Nothing Is Impossible Critical Context - Essay

Dorothy Aldis

Critical Context

Aldis states in her introduction: “It seems to me now that I was born wanting to write this book.” Like many children, she had the Beatrix Potter books read to her; later, she read and reread them herself. The characters in those books were simply a part of her growing up, as they were and have continued to be for so many people. She states that on her trips to England she visited the museums, libraries, streets, and areas of London that were part of Potter’s life. She also visited the country where the Potters summered and through this and bits of other research she began to know the world of Beatrix Potter. Then when Margaret Lane’s The Tale of Beatrix Potter was published in 1946 and The Art of Beatrix Potter in 1955, Aldis, the author of many books for young readers, revived her own interest in the subject.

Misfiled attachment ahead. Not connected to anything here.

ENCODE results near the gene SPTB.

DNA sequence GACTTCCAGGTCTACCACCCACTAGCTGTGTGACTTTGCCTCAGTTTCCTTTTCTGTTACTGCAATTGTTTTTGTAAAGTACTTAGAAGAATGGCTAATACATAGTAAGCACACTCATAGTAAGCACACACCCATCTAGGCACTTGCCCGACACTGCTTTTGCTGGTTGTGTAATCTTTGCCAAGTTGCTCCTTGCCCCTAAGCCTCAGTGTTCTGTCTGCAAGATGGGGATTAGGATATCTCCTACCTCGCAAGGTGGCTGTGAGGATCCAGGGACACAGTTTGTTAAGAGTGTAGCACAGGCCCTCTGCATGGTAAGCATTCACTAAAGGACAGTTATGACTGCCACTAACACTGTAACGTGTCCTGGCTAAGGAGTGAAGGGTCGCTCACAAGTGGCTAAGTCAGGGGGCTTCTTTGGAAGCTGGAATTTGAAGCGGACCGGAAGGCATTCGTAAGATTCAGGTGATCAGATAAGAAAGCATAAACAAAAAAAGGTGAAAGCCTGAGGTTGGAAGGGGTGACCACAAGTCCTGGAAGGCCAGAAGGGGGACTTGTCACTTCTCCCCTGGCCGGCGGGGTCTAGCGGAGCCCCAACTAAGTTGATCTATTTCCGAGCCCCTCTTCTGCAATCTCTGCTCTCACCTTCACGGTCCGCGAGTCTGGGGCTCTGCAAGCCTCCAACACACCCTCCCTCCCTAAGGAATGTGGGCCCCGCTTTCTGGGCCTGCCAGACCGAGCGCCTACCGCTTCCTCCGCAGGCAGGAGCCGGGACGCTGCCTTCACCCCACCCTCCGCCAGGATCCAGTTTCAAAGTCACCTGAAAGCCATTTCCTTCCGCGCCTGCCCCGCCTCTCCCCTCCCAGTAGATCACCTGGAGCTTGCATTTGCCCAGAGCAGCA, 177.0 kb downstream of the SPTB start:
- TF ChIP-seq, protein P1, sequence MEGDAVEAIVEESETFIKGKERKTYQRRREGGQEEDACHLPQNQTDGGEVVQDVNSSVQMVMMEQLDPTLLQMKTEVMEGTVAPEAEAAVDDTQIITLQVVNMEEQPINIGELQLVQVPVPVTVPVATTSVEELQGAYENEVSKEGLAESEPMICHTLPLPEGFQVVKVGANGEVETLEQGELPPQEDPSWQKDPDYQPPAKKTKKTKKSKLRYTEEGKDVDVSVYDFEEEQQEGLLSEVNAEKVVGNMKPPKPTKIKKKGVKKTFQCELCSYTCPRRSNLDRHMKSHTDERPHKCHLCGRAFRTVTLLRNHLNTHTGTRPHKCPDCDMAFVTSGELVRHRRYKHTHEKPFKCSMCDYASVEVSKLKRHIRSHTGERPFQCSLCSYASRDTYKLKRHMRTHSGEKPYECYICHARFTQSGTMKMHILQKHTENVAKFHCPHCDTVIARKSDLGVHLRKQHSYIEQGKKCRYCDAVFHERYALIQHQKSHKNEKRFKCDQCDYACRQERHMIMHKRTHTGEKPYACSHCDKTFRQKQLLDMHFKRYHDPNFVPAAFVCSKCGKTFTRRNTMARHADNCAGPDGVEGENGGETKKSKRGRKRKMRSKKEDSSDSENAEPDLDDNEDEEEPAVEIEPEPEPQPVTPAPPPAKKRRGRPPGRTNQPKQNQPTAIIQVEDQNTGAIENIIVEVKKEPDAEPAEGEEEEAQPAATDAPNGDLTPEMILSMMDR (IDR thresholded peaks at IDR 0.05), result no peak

Nothing Is Impossible was a Junior Literary Guild selection and is written so that young readers, who are not so very far removed from their own experience with Peter Rabbit and friends, can advance to biography and learn the personal story of a writer who has touched so many people with her characters and universal themes. Aldis’ book does not have a scholarly tone, but it is good biography that, although no notes are used, obviously is based on standard sources. Potter’s influence is undeniable, and Aldis makes her life story readily accessible to young readers.